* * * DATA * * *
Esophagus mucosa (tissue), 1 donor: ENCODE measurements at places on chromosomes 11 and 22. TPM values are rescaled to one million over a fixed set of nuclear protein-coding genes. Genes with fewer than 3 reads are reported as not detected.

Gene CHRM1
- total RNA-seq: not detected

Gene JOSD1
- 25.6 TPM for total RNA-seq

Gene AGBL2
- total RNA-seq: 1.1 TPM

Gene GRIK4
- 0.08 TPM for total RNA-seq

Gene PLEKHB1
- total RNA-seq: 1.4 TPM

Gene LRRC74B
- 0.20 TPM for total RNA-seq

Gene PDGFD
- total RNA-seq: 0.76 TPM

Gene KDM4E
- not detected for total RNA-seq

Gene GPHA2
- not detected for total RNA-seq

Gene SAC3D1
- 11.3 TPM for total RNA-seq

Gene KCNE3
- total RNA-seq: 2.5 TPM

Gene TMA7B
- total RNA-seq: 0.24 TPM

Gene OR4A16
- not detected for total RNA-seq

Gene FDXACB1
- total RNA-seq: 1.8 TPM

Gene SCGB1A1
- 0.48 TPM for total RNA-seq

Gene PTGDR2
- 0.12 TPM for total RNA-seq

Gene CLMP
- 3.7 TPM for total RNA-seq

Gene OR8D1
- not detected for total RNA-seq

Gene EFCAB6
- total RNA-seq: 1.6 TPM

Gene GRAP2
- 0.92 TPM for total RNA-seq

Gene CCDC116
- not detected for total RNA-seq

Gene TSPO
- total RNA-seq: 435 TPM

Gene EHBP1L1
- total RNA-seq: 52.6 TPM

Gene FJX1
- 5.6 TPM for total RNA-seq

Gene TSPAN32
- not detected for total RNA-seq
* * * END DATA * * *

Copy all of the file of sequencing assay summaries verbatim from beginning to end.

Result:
Esophagus mucosa (tissue), 1 donor: ENCODE measurements at places on chromosomes 11 and 22. TPM values are rescaled to one million over a fixed set of nuclear protein-coding genes. Genes with fewer than 3 reads are reported as not detected.

Gene CHRM1
- total RNA-seq: not detected

Gene JOSD1
- 25.6 TPM for total RNA-seq

Gene AGBL2
- total RNA-seq: 1.1 TPM

Gene GRIK4
- 0.08 TPM for total RNA-seq

Gene PLEKHB1
- total RNA-seq: 1.4 TPM

Gene LRRC74B
- 0.20 TPM for total RNA-seq

Gene PDGFD
- total RNA-seq: 0.76 TPM

Gene KDM4E
- not detected for total RNA-seq

Gene GPHA2
- not detected for total RNA-seq

Gene SAC3D1
- 11.3 TPM for total RNA-seq

Gene KCNE3
- total RNA-seq: 2.5 TPM

Gene TMA7B
- total RNA-seq: 0.24 TPM

Gene OR4A16
- not detected for total RNA-seq

Gene FDXACB1
- total RNA-seq: 1.8 TPM

Gene SCGB1A1
- 0.48 TPM for total RNA-seq

Gene PTGDR2
- 0.12 TPM for total RNA-seq

Gene CLMP
- 3.7 TPM for total RNA-seq

Gene OR8D1
- not detected for total RNA-seq

Gene EFCAB6
- total RNA-seq: 1.6 TPM

Gene GRAP2
- 0.92 TPM for total RNA-seq

Gene CCDC116
- not detected for total RNA-seq

Gene TSPO
- total RNA-seq: 435 TPM

Gene EHBP1L1
- total RNA-seq: 52.6 TPM

Gene FJX1
- 5.6 TPM for total RNA-seq

Gene TSPAN32
- not detected for total RNA-seq